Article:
The modification of sources should be provided in the dedicated branch of the official OCCT Git repository.

The branch should contain a single commit, with the appropriate commit message (see Requirements to the commit message below).

In general, this branch should be based on the recent version of the master branch. It is highly preferable to submit changes basing on the current master. In case if the fix is implemented on the previous release of OCCT, the branch can be based on the corresponding tag in Git, instead of the master.

The branch name should be composed of letters CR (abbreviation of "Change Request") followed by the issue ID number (without leading zeros). It is possible to add an optional suffix to the branch name after the issue ID, e.g. to distinguish between several versions of the fix (see Updating branches in Git).

See Guide to using GIT for help.

Note
When a branch with the name given according to the above rule is pushed to Git, a note is automatically added to the corresponding issue in Mantis, indicating the person who has made the push, the commit hash, and (for new commits) the description.

Requirements to the commit message

The commit message posted in Git constitutes an integral part of both the fix and the release documentation.

The first line of the commit message should contain the Summary of the issue (starting with its ID followed by colon, e.g. "0022943: Bug in TDataXtd_PatternStd"), followed by an empty line.

The following lines should provide a description of the context and details on the changes made. The contents and the recommended structure of the description depend on the nature of the bug.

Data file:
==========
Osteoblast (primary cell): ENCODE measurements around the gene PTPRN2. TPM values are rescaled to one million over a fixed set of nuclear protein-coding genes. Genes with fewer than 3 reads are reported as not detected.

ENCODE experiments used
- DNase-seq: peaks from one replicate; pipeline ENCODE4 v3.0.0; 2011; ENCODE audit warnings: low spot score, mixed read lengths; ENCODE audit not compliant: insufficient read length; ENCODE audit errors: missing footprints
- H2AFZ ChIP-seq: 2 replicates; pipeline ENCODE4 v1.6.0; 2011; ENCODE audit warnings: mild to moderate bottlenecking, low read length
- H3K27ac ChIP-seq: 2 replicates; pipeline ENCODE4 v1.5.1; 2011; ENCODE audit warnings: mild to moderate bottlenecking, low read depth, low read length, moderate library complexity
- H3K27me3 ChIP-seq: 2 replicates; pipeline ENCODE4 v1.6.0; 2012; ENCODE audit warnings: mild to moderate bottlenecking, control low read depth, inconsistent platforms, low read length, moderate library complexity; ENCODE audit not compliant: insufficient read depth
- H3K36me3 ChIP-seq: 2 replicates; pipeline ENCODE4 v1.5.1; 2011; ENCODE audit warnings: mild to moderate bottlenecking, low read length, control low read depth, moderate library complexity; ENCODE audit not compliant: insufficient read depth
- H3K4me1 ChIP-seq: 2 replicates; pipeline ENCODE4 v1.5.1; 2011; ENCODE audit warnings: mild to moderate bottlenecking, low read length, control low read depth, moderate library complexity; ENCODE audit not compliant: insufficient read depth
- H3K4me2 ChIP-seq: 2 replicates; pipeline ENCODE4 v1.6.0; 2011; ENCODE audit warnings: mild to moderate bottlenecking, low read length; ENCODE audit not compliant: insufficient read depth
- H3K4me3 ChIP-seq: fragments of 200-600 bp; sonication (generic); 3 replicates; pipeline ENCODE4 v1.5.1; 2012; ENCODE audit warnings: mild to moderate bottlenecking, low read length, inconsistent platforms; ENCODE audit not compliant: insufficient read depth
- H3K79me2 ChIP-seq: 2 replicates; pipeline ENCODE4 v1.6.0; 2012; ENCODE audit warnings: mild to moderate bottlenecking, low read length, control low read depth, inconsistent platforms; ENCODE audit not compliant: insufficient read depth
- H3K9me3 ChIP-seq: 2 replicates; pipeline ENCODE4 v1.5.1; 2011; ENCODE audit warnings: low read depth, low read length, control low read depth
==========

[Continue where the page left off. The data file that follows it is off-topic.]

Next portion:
In a general case, the following elements should be present:

  • Problem – a description of the unwanted behavior;
  • Change – a description of the implemented changes, including the names of involved classes / methods / enumerations etc.;
  • Result – a description of the current behavior (after the implementation).

Example:

0026330: BRepOffsetAPI_ThruSections creates invalid shape.

Methods BRep_Tool::CurveOnSurface() and BRepCheck_Edge::InContext() now properly handle parametric range on a 3D curve when it is used to generate a p-curve dynamically (on a planar surface) and both the surface and the 3D curve have non-null locations.

Provide sufficient context so that potential user of the affected functionality can understand what has been changed and how the algorithm works now. Describe reason and essence of the changes made, but do not go too deep into implementation details – these should be reflected in comments in the code.

Marking issue as resolved

To mark the change as ready for review and testing, the corresponding issue should be switched to RESOLVED state. By default, the issue gets assigned to the Maintainer of the component, who is thus responsible for its review. Alternatively, another person can be selected as a reviewer at this step.

When the issue is switched to RESOLVED, it is required to update or fill the field Steps to reproduce. The possible variants are:

  • The name of an existing or new test case (preferred variant);
  • A sequence of DRAW commands;
  • N/A (Not required / Not possible / Not applicable);
  • Reference to an issue in the bug tracker of another project.

Code review

The Reviewer analyzes the proposed solution for applicability in accordance with OCCT Coding Rules and examines all changes in the sources, test case(s), and documentation to detect obvious and possible errors, misprints, or violations of the coding style.

If the Reviewer detects some problems, he can either: